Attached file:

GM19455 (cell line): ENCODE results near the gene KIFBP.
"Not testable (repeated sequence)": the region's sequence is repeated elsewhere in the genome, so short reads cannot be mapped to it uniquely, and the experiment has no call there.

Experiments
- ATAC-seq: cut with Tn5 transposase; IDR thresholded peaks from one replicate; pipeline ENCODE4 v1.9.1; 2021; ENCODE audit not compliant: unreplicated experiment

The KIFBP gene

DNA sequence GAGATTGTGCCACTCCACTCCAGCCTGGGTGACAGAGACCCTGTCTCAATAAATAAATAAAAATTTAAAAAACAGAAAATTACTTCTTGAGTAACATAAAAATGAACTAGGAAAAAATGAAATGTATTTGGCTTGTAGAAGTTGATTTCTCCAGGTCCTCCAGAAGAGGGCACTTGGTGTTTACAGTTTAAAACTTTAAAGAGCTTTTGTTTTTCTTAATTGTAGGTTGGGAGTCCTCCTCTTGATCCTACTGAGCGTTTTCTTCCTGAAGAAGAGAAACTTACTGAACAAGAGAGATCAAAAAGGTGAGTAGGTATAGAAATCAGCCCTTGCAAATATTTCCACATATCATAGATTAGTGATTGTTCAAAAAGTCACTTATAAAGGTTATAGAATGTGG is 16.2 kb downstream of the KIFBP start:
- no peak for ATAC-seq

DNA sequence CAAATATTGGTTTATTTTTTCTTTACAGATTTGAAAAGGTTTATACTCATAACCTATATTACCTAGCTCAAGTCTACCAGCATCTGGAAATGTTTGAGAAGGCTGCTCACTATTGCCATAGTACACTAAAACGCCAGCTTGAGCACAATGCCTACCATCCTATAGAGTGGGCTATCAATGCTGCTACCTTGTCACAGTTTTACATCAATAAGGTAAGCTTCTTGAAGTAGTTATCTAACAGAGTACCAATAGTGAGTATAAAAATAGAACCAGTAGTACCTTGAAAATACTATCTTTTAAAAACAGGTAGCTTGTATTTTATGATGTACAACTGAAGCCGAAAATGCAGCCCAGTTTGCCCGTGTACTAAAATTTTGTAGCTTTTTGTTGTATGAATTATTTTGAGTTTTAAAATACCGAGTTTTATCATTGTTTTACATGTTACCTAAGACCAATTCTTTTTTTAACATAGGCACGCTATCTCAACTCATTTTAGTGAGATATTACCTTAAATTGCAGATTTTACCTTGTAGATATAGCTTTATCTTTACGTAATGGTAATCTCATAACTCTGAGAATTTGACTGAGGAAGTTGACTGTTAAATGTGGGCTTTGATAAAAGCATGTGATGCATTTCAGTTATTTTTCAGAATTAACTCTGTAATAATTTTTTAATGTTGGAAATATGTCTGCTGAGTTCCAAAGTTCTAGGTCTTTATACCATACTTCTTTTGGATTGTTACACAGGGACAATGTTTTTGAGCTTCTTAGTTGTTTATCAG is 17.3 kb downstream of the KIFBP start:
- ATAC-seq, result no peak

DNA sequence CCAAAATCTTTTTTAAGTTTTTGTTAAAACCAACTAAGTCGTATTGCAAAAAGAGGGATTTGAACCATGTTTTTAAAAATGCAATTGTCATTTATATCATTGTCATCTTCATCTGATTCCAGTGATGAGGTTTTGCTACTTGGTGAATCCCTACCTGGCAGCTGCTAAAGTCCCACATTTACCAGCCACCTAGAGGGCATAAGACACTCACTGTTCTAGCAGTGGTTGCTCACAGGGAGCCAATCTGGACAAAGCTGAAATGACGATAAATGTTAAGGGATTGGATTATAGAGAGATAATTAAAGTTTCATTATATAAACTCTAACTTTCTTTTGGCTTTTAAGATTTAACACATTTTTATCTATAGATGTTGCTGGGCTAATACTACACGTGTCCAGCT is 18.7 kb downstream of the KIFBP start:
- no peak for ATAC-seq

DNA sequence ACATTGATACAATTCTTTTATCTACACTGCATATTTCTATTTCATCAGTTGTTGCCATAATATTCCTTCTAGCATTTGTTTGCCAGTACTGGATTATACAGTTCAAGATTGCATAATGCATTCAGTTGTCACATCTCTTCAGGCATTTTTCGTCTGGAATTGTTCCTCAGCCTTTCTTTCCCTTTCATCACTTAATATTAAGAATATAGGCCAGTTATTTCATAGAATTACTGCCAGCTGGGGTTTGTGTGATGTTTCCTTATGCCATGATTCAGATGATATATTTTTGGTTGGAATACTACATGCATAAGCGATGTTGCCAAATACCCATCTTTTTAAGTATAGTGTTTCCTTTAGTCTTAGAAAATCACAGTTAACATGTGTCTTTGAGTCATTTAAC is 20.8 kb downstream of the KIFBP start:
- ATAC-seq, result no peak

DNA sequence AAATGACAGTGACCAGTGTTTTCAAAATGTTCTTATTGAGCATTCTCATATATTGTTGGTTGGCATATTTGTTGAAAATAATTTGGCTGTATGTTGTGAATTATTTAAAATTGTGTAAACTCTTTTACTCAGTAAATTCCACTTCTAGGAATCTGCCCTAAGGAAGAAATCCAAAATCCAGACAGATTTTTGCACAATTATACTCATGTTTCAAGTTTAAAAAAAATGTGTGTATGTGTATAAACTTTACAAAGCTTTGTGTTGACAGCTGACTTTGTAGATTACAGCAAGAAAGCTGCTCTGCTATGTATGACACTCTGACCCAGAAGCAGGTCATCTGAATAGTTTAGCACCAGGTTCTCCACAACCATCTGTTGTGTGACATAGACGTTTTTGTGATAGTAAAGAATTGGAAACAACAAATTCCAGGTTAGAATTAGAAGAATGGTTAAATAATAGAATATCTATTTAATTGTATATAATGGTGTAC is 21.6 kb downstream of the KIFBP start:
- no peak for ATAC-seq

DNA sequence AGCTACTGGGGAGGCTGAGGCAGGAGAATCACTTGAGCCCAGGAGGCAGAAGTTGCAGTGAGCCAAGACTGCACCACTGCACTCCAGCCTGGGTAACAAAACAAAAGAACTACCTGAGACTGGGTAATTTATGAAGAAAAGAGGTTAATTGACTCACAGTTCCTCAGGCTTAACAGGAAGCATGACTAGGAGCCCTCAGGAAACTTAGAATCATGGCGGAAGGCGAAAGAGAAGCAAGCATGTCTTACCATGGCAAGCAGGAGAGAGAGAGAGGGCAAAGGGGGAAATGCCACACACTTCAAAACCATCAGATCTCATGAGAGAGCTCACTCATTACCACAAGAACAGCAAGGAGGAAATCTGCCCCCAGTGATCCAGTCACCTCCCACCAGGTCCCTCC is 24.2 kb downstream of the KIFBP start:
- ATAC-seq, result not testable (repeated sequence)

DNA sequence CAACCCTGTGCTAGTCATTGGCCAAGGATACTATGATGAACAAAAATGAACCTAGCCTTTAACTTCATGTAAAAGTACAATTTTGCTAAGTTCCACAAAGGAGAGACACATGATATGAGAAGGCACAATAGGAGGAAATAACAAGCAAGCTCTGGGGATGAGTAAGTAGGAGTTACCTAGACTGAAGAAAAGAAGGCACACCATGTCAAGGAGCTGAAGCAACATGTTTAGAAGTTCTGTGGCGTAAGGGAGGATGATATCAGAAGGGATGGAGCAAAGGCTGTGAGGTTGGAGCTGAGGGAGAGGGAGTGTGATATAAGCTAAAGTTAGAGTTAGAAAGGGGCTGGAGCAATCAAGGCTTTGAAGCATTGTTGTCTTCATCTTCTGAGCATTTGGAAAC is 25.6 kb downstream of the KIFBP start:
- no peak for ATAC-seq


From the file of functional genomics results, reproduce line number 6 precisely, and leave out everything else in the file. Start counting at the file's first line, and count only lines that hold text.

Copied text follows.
DNA sequence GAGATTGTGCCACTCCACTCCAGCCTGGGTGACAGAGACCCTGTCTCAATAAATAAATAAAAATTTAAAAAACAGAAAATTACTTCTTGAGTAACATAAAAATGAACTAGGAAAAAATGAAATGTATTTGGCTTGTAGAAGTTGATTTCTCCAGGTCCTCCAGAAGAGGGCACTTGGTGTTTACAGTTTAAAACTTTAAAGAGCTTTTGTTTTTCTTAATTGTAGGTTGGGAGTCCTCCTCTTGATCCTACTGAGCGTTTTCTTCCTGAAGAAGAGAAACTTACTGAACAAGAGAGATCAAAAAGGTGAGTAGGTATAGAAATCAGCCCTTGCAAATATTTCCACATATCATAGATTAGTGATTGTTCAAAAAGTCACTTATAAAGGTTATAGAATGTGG is 16.2 kb downstream of the KIFBP start: